In many instances the software industry continues to flounder when it comes to understanding how to properly plan and manage software development project. One need not look far to find evidence that software project planning and management is a complicated challenge. Software estimating is indeed a hard thing to do. But often the problem goes deeper than that. There are many practitioners in our industry who have mastered this skill and still we seem to have way too many projects failing. Software projects often fail not because software professionals lack the proper estimation skills but rather because they lack the skills to negotiate successfully with business leaders during the planning phase and throughout the life of the project. This paper discusses the importance of well reasoned and purposeful negotiation in selling an estimate to a business or customer and presents some strategies for planning and executing such a negotiation.
Having spent almost 30 years in the software industry, I think I can safely say that we continue to flounder when it comes to understanding how to properly plan and manage software development projects. One need not look far to find evidence that software project planning and management is a complicated challenge. Quantity is illusive when discussing software, making it hard to determine how ‘big’ a software project is likely to be. Even in situations where software projects are properly sized, they have a tendency to grow once underway. Software technology is constantly evolving, complicating translation of past performance into future predictions.
It’s true. Software estimation is a hard thing to do. Despite this there are many practitioners in our industry who have mastered this skill. And yet we still seem to have way too many software projects failing. It is this author’s theory that the estimating challenges cited in the previous paragraph are only part of the problem. Software projects often fail not because software professionals lack the proper estimation skills but rather because they lack the skills to successfully negotiate with business leaders during the planning phase and throughout the life of a project.
Project leaders don’t want to embark on projects that are destined to fail – they want their projects to be successful. On the other hand they do want to perform in ways that make the business and its leaders happy. Sometimes these two goals are in violent conflict because the business needs are greater than the resources that the business chooses to apply to meeting these needs. It is often the job of the project leaders to bring this to the attention of the business. No one likes to have to tell the boss no. It is often easier to capitulate, hope for the best and save the bad news for later. This is generally a bad strategy and often leads to project failures.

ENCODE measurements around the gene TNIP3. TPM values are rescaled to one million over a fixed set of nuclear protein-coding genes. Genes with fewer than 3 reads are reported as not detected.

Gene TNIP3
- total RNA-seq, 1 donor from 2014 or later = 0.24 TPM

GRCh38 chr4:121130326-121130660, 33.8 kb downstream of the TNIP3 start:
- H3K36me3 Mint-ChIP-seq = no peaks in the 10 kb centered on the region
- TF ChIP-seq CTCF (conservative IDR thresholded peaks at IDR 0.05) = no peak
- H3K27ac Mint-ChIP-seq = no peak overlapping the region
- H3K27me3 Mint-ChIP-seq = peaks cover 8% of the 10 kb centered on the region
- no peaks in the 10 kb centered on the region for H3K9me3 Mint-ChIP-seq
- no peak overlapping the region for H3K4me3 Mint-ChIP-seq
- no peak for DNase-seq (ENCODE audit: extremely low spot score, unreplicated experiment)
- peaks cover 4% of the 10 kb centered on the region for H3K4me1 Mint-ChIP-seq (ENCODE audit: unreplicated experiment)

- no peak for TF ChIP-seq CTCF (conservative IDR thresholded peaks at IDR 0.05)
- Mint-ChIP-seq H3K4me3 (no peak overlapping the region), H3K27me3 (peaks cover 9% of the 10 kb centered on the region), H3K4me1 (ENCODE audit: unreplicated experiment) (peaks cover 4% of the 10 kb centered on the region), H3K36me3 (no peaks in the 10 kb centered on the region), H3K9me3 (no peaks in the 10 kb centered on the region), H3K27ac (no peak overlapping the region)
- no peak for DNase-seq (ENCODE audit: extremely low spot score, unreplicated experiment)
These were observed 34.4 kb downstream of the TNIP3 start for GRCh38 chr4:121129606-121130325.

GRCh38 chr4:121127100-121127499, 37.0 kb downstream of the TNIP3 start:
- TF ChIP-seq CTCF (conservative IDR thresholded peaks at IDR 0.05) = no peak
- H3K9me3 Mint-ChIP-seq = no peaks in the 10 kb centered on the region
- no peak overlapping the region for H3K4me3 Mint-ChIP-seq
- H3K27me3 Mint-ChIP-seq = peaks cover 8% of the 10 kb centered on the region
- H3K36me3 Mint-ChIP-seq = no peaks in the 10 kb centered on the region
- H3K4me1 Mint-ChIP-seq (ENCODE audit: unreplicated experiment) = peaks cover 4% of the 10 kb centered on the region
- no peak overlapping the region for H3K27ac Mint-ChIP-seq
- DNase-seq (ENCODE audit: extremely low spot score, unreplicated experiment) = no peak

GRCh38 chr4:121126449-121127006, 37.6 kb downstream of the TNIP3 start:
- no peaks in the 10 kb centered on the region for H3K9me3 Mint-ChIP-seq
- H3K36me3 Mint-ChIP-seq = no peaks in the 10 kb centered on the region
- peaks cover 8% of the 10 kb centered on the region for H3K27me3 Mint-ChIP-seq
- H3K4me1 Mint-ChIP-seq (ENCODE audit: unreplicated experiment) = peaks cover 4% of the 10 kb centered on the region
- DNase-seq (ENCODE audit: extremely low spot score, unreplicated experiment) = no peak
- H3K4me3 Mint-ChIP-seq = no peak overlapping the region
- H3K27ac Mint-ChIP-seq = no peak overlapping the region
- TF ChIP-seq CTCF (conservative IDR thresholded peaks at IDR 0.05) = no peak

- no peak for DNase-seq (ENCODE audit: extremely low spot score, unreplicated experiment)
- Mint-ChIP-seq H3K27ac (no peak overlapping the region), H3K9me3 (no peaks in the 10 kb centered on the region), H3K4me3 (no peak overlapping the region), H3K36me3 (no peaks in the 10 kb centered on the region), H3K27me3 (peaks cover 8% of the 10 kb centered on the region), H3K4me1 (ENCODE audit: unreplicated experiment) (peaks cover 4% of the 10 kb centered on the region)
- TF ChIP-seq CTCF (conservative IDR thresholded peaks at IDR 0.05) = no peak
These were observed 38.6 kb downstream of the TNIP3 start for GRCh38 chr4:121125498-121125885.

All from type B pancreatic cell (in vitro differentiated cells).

Decisions around project planning and the management of an on-going software project should be based on cold hard facts – not solely on what the business wants or expects nor on the project teams best guess. Ideally every project decision represents the results of collaboration between the business and the project leaders to develop a plan that delivers to the business an optimal set of capabilities for the investment the business is willing to make for such capabilities. Unfortunately this is not always the case. While it is generally true that all stakeholders in a project have the greater good of the business as a goal, there is often not consensus on how best to drive to this greater good or even as to what constitutes this greater good. And there are individual agendas to contend with as well.
Collaboration requires negotiation. The business wants a certain set of features or capabilities from the project team. Naturally they desire to minimize the time and cost associated with getting these features while also expecting the features to be of a specified degree of quality. The project team wants to deliver quality features and they want to ensure that they have sufficient time and people to make that happen. They also want to prevent ending up in a ‘death march’ situation. The project team develops a plan that to the best of their knowledge satisfies all parties. When this plan is presented to business leaders, one of three things might happen:
- The business leaders accept the plan as is because there is trust between the business leaders and the project team – most likely based on a track record of good planning and estimation.
- The business leaders reject the plan and insist on a specific plan that aligns with their cost and schedule targets.
- The business leaders feel that the plan is too costly or the schedule is too long. This opens the door for a negotiation
The focus of this paper is the third case. Strategies are presented to facilitate properly preparing for and executing a negotiation around a project plan and the underlying estimate.
According to BusinessDictionary.com a negotiation is a bargaining (give and take) process between two or more parties (each with its own aims, needs, and viewpoints) seeking to discover a common ground and reach an agreement to settle a matter of mutual concern or resolve a conflict. In our case, negotiation is the process through which the project and the business come to an agreement on what is a reasonable set of capabilities the project team can deliver given the resources and time the business chooses to devote to obtaining those capabilities. It is important to remember that this negotiation is most likely not a one-time event. Software projects are notorious for change. Good project leadership will update the project plan with project changes. Each of these updates may set the stage for additional negotiations. The secret to success with this kind of a negotiation is preparation.